All organic products must display the label above, and full traceability is provided by a unique barcode. According to the Chinese government, organic agricultural methods not only avoid synthetic additives but must also follow ecosystem based methods such as crop rotation and natural pest control practices. Chinese organic standards are currently some of the strictest on earth.

Green food

Green food production is a specific Chinese standard allowing limited quantities of synthetic additives to crops and the land on which they are grown. Green food is a compromise between organic and standard food production and must meet the following criteria:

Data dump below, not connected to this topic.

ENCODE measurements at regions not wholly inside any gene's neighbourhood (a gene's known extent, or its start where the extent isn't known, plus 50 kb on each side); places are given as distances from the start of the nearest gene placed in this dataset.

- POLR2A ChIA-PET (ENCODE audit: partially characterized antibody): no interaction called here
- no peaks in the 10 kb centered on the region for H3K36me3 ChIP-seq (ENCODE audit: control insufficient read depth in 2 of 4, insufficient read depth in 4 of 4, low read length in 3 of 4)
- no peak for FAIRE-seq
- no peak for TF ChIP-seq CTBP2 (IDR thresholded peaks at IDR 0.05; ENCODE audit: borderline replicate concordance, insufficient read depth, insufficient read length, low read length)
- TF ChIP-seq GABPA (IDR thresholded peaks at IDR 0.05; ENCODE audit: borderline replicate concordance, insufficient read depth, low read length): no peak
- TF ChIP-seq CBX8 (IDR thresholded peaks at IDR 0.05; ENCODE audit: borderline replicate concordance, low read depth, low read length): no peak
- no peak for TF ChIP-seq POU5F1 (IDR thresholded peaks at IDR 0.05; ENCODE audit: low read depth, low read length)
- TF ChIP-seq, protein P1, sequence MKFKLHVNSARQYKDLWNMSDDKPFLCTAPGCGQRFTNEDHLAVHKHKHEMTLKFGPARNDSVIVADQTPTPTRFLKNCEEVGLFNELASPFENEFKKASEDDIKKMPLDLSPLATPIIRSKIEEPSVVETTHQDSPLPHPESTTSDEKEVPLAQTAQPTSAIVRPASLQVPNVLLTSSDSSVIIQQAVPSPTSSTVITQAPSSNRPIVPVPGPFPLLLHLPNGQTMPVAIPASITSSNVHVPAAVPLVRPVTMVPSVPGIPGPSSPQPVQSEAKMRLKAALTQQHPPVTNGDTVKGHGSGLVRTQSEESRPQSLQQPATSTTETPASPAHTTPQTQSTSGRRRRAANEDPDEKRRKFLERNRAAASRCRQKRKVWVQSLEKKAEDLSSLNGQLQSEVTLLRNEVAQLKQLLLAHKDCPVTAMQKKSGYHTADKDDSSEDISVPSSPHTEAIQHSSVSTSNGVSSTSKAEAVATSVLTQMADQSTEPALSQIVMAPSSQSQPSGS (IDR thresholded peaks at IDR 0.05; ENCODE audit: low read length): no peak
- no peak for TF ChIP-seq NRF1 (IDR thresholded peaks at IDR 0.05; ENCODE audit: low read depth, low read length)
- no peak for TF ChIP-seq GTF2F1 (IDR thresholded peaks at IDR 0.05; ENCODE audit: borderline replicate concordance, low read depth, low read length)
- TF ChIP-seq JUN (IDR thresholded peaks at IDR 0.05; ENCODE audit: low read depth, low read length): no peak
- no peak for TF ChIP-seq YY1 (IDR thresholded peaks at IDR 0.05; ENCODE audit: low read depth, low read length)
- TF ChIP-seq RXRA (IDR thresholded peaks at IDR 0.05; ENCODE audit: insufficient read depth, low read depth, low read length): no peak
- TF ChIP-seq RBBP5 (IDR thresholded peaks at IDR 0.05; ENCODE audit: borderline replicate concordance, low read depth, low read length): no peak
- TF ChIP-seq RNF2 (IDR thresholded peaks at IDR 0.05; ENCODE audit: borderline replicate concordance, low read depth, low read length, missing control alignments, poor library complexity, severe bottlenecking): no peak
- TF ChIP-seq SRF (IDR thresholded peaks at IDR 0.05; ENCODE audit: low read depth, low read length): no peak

• The farmland should meet the highest grade of air standards in China
• Heavy metal residues are restricted in irrigation, water and soil, which involves testing for mercury, cadmium, arsenic, lead, chromium and other elements
• Irrigation water must meet national drinking water standards
• Chemical applications are restricted and regulated, and some of the most poisonous pesticides and herbicides are banned.

Since the green food certification was first introduced, no claims were made that it was an organic label. Rather, authorities stressed that the Green Food logo ensured a strict control of chemical use and guaranteed the safety of the product.

Pollution free food

This is the final standard with labelling and inspections in China — pollution free food. It is a set of compulsory standards of production quality that seeks to control unsafe farming practices. Pollutants, additives and toxic residues must remain within limits set by national standards for safety.